The thermometer read 33F, but the bright rising sun and cloudless sky inspired me to leave hat and gloves at home for my first visit of 2012 to Meadowbrook Park. I’ve chosen the 80-acre park in southeast Urbana as my subject for this year’s Changing of the Seasons series; for equal parts aesthetics and metaphor, I wanted my first visit to be in the early morning.
The restored tallgrass prairie that covers nearly half of the park awoke in waves of bronze and gold as the sun emerged from beyond the evergreen treeline that separates Meadowbrook from the abandoned orchard to the east. The tall heads of Indian grass (Sorghastrum nutans) interspersed with clumps of big bluestem (Andropogon gerardii) waved softly in a breeze strong enough to move the prairie, but not so much that I rued my optimistically springish attire.
The edge of the sprawling prairie begins along a split-rail fence that draws the line between the children’s playground and open field that make up the recreational area of the park.
I heard a harried rustling as I approached the prairie viewing platform on the outer loop of the network of walking paths through the park. I looked out through the tallgrass to see a small group of deer, cautiously curious of my approach.
The fine stems of Indian grass danced, their movement adorned with gilded halos.
Big bluestem, the Illinois State prairie grass, is not as plentiful in the park as Indian grass, but stands out with its reddish stems in winter. It is commonly called turkey foot because of its shape.
The yellow coneflower are slowly being deseeded by the birds in the park, revealing flower’s inner cone.
The only wildflower to rise above the tallgrass are the compass plants (Silphium laciniatum) whose dried centers remain atop sturdy stems.
|“Marker” by Peter Fagan|
One of my favorite parts of Meadowbrook is the sculpture that is placed throughout the park, blending the masterpiece of nature with that of human hands. While some of the sculpture is beyond my appreciation, others seem the perfect marriage with the prairie.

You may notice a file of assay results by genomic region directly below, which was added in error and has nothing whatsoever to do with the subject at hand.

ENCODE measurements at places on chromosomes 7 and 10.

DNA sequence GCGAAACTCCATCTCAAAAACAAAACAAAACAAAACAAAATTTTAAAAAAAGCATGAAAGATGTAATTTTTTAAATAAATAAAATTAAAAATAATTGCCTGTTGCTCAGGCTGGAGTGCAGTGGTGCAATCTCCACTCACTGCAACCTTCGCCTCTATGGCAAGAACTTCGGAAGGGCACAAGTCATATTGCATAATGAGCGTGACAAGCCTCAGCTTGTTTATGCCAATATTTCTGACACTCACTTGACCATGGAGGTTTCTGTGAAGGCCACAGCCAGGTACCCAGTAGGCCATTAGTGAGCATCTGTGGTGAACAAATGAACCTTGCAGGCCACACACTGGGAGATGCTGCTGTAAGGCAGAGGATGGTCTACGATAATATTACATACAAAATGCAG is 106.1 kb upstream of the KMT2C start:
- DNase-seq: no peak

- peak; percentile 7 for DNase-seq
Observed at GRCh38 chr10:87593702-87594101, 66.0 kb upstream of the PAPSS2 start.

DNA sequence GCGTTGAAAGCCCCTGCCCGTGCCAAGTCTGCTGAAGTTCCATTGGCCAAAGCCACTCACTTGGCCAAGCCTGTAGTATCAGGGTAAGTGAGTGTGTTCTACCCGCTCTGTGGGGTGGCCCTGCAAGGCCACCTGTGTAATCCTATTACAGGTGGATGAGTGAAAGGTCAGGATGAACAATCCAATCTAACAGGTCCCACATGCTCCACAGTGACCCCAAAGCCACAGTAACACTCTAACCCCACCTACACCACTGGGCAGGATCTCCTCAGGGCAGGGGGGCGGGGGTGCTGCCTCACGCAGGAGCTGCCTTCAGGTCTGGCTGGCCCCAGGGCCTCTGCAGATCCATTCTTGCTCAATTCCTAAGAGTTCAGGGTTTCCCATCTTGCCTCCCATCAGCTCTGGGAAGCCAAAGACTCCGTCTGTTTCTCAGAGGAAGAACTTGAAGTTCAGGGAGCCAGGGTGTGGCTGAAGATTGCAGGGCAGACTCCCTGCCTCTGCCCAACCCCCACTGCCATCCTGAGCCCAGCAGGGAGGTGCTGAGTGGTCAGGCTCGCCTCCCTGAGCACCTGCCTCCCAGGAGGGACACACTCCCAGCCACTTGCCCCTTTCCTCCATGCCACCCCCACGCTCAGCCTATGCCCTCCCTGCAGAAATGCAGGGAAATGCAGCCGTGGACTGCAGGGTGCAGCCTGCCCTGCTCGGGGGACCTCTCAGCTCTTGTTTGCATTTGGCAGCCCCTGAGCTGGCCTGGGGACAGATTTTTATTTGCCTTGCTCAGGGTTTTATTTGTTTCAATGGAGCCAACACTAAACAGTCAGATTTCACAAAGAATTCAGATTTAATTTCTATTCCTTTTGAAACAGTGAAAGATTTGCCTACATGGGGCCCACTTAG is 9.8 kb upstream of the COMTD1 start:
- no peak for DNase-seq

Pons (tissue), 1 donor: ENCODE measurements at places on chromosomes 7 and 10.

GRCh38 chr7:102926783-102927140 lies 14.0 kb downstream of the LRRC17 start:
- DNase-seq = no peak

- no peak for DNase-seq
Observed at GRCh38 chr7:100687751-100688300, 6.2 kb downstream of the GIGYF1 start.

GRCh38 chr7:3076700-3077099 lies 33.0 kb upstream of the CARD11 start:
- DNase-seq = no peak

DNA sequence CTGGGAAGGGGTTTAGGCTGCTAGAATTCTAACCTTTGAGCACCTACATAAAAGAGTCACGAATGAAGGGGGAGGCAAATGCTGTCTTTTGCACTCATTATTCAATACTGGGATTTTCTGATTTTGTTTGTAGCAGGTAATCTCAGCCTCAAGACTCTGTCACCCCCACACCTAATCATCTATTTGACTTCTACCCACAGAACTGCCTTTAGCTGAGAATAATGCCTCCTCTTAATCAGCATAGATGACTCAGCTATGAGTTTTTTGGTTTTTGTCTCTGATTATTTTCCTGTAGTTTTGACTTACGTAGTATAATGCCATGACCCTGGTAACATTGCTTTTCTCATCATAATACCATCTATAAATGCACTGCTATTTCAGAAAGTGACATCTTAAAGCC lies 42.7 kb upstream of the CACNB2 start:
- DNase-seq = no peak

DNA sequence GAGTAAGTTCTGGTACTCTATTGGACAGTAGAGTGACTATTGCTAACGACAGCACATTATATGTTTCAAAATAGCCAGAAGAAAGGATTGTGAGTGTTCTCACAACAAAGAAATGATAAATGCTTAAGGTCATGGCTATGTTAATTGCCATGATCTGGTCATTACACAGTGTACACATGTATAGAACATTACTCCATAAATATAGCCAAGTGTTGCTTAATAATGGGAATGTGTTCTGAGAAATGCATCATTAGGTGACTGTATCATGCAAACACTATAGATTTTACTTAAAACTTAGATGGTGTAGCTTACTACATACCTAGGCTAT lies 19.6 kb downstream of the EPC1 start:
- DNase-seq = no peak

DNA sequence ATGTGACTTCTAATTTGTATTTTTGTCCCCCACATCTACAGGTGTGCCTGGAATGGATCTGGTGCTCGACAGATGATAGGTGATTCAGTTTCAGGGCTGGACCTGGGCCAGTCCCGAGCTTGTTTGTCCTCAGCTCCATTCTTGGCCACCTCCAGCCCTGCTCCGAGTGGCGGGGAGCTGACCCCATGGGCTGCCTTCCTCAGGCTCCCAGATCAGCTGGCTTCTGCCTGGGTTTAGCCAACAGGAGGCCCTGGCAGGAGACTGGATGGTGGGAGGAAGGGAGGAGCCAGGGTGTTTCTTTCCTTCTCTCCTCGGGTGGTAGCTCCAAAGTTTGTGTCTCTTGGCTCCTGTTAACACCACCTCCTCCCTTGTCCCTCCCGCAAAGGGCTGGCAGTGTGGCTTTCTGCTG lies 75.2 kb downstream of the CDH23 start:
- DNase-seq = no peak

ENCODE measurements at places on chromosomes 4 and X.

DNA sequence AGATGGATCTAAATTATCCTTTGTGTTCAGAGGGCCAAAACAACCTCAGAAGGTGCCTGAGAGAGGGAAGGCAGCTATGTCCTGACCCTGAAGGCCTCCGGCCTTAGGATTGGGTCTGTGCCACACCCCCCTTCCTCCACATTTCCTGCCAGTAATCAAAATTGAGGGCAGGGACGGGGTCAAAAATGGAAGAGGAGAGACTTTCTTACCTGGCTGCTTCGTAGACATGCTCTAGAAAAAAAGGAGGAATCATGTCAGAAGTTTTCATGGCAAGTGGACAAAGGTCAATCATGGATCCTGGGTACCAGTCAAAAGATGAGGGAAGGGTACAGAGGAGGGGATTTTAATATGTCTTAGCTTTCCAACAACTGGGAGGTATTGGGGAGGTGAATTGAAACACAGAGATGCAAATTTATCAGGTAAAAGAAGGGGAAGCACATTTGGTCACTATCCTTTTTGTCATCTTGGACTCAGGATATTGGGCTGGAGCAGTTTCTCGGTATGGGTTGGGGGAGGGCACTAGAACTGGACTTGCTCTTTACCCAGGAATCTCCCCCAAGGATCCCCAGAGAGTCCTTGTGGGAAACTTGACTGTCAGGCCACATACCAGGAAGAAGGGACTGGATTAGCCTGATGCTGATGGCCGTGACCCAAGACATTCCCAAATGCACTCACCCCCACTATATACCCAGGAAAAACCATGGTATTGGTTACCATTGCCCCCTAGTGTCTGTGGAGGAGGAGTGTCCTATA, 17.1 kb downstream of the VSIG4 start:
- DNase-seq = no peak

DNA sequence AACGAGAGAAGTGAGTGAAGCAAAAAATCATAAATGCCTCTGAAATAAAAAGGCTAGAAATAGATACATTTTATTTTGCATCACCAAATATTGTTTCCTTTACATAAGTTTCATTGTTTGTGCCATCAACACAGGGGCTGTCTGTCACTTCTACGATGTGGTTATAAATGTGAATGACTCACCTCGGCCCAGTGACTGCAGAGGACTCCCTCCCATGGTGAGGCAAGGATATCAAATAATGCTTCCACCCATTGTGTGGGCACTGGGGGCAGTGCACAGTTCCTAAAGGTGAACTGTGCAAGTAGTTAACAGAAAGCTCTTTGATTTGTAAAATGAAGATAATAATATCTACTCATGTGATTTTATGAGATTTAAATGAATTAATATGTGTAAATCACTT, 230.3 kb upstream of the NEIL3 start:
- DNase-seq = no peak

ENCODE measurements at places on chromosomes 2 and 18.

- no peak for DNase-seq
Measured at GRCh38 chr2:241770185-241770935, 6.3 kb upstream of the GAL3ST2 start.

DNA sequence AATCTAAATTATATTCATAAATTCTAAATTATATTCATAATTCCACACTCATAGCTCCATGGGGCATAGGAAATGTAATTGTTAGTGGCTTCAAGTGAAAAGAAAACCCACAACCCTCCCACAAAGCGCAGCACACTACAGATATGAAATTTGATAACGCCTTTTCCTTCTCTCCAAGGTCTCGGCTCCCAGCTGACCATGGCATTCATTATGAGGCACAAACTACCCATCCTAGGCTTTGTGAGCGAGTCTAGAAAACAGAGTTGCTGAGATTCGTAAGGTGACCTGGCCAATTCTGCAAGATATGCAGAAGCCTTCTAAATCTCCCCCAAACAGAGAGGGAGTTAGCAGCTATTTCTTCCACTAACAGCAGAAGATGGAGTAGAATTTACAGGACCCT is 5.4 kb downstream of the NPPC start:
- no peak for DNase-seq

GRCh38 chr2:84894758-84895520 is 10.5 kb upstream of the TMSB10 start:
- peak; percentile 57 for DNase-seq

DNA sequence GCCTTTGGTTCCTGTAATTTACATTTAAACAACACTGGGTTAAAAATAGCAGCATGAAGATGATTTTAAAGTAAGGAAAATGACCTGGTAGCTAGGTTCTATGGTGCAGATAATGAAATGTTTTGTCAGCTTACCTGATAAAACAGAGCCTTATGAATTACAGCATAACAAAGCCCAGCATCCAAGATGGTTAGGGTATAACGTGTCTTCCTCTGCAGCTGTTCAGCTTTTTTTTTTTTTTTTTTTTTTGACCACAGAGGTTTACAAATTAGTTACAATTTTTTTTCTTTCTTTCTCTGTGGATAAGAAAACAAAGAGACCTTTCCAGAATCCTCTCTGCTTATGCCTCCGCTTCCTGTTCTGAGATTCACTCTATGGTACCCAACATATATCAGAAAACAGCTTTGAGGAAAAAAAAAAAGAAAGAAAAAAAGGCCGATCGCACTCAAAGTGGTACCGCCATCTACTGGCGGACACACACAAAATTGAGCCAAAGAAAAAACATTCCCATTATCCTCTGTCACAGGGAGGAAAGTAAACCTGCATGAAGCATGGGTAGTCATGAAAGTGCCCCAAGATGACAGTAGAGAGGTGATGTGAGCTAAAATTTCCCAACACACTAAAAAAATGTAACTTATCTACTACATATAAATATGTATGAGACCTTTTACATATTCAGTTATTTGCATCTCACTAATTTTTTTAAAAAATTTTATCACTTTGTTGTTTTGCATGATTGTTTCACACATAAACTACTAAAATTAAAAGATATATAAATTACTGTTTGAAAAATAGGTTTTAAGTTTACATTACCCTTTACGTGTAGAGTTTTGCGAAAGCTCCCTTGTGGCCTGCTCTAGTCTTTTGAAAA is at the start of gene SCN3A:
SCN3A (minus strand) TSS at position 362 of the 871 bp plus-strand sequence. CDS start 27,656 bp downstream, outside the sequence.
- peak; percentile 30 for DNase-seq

A juvenile maple grows in the middle of the prairie. I wonder whether the placement of the trees in the park is a conscious effort of the park managers, or a result of a random seed taking advantage of good fortune.
|Cirsium discolor (possible ID)|
Some of the wildflowers in the park, like this thistle, aren’t listed among the official plants in the prairie restoration; nevertheless they make attractive neighbors.
Birds of all kinds formed a choral soundtrack to my walk. The park’s hospitality to our avian friends is obvious, judging by the number of nests I saw. The nest pictured above rested in the branches of a young sapling, and didn’t measure more than 3-4 inches across.
A small stream runs through the middle of Meadowbrook, lined by a narrow woods on each side. This area is currently in transition, as the park managers attempt to remove the Japanese honeysuckle (Lonicera), a non-native plant that has invaded the woods.
A beaver dam threatens to halt the flow of water, so recently a culvert pipe was installed to route the water under the dam while allowing the beaver to maintain its home. The dam is an engineering marvel, considering the entire thing was built by a small mammal.
I spent more than two hours in Meadowbrook and merely sampled its offerings. My appetite is deliciously whet for another year of being awed by Mother Nature as she changes with the seasons.